Wednesday, 28 September 2016

Selling Wine back in the day - the late 1200s !

A few days ago I was walking up Guildford High Street and came across a salesman from the late 13th century. --- well a model in a museum to be exact.

His smart attire included a coat of local Guildford coarse blue woollen cloth called Kersey. This cloth was traded across all parts of Europe hundreds of years before the machinations of Brexit in the 21st Century! Business Dress was important back then as it is now.

The production of this cloth was a major industry of Guildford with finishing processes of dyeing and fulling whose houses were sited on the banks of the River Wey.

Under a shop at 72-74 Guildford High Street is an undercroft. Distinct from a basement an undercroft has a ceiling which is above street level which affords greater headroom at its entrance. This stone- vaulted semi- basement dates from the end of the 13th century. Measuring by some thirty feet by nineteen, the Undercroft has a rib-vaulted ceiling supported by two central columns. It is entirely built of solid chalk known as ‘clunch’.

 Whoever built it, the high quality stonework testifies to his prosperity. The carving suggests this undercroft was intended to be more than just a cellar or storeroom.
There is nothing that directly links this undercroft with the wool trade.

It is most likely there was some connection either directly with cloth dealing or indirectly with the import of luxury goods. Such as wine attracted by the cloth dealers’ wealth

The small town of Guildford at the time had a population of barely a thousand dominated by a Norman Castle belonging to no lesser personage than the King. It was not big enough to have separate trade guilds and so a single Guild Merchant regulated the borough’s commerce.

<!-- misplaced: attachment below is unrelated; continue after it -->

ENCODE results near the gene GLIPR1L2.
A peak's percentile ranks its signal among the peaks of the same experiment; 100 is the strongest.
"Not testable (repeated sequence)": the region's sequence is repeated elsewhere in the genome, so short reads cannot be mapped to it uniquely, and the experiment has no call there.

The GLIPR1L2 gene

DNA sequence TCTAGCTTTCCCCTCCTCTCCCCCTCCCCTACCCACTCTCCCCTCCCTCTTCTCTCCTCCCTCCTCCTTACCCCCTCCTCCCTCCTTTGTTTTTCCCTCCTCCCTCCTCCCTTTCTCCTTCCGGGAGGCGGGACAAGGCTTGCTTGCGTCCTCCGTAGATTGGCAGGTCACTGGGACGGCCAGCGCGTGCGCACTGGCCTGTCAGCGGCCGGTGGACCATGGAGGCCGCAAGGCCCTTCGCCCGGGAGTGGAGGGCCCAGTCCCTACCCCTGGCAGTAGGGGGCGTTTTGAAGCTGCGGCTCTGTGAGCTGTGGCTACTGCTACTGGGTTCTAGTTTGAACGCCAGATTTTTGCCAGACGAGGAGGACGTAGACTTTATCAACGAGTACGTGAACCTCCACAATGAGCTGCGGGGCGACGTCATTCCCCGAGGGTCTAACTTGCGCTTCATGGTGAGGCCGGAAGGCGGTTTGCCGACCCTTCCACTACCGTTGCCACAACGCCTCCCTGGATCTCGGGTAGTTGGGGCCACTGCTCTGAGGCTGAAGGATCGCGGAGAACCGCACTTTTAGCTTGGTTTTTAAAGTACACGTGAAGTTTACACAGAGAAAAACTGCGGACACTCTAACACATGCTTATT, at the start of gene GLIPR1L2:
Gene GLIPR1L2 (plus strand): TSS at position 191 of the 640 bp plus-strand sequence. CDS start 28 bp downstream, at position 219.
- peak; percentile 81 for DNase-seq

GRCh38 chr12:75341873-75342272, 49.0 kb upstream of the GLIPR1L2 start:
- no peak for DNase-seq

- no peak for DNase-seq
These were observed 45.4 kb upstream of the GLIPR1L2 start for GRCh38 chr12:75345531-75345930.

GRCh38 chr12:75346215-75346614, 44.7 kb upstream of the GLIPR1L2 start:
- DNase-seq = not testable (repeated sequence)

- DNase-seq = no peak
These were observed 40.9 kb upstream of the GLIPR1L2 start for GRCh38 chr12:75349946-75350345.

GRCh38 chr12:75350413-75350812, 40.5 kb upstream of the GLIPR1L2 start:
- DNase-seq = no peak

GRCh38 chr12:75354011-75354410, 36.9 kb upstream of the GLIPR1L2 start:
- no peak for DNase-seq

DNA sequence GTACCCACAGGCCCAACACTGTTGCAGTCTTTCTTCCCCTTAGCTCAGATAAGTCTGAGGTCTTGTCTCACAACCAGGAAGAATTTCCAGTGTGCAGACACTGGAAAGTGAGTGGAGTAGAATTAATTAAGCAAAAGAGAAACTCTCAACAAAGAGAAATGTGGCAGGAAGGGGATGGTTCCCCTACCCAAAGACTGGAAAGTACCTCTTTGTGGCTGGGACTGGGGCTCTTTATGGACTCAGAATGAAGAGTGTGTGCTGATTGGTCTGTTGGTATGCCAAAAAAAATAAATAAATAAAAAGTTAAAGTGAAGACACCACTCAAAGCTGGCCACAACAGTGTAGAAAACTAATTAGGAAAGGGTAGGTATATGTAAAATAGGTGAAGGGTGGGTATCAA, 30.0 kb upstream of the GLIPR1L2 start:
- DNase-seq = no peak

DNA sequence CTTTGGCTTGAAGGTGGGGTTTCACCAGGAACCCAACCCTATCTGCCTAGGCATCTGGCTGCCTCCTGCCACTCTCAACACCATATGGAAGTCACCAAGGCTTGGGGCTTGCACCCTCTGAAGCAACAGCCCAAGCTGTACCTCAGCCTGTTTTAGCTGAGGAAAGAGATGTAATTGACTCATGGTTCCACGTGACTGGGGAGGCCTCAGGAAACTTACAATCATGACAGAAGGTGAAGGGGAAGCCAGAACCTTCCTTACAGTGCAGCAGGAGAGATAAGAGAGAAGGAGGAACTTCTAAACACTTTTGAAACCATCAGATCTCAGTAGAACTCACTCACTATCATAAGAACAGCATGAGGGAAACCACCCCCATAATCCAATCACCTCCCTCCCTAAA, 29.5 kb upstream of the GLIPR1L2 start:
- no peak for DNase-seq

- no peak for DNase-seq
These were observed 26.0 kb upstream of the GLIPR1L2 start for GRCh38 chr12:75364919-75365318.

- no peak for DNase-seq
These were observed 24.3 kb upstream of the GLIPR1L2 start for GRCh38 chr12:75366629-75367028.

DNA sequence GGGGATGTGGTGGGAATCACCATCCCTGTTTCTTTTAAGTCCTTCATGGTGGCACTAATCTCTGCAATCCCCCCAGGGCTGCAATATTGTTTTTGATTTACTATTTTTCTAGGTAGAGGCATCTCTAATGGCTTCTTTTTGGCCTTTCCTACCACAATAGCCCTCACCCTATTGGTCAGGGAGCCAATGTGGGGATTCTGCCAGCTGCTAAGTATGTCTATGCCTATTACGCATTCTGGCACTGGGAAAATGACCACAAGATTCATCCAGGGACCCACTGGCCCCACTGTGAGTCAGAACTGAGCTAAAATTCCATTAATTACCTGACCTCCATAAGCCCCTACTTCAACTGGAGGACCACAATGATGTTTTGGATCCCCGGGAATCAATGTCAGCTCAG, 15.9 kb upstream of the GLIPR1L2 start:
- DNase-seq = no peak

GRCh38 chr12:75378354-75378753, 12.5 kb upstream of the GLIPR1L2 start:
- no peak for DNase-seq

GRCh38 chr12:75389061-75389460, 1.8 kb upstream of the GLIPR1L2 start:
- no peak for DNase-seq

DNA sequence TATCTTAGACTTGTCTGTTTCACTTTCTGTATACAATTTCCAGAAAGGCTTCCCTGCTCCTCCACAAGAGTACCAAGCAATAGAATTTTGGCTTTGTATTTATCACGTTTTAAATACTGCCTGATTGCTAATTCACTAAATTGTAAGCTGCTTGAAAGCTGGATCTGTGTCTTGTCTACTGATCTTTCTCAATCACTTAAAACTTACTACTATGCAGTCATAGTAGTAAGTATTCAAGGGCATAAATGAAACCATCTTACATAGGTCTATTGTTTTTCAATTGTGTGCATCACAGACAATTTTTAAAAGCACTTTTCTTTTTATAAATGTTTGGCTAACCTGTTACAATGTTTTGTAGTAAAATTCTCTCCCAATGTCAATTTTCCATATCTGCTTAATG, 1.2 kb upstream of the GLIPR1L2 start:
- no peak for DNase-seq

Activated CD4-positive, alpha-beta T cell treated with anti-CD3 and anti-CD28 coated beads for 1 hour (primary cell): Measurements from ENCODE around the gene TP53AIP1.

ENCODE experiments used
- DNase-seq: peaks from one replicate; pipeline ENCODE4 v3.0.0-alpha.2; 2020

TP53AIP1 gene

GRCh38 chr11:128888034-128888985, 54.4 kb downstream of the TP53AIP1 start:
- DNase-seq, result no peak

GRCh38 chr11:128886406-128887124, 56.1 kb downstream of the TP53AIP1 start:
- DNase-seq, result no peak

On record it is known that the king would order wine from Bordeaux in large quantities each year ( over 5,000 gallons* each year.

From the Eyre Rolls of 1294 are listed 5 wine sellers in Guildford.  

It is suggested that the owner of the undercroft might well have been a merchant.

There is a surviving merchant house in French Street , Southampton which was built in  around 1290. The merchant was named John Fortin who was a wine merchant who traded in Bordeaux. Unlike the doorway in Fortin’s undercroft which is six feet wide - wide enough to allow the tuns ( great barrels) of wine, the narrower entrance of the Guildford undercroft is too narrow for a tun. The experts suggest that wine transported in half-tun casks known as ‘butts’ or quarter-tuns called ‘hogsheads’

*The wine gallon of 231 cubic inches originates from the time of Edward 1. Wine casks were tuns of 252 gallons, pipes of 126, hogsheads of 64, barrels of 32, kilderkins of 16 and firkins of 8. – There were many local variations.   Definitely worth a visit if you are in Guldford

Source :The Medieval Undercroft – Matthew Alexander  Copyright of Guildford Museum 2015


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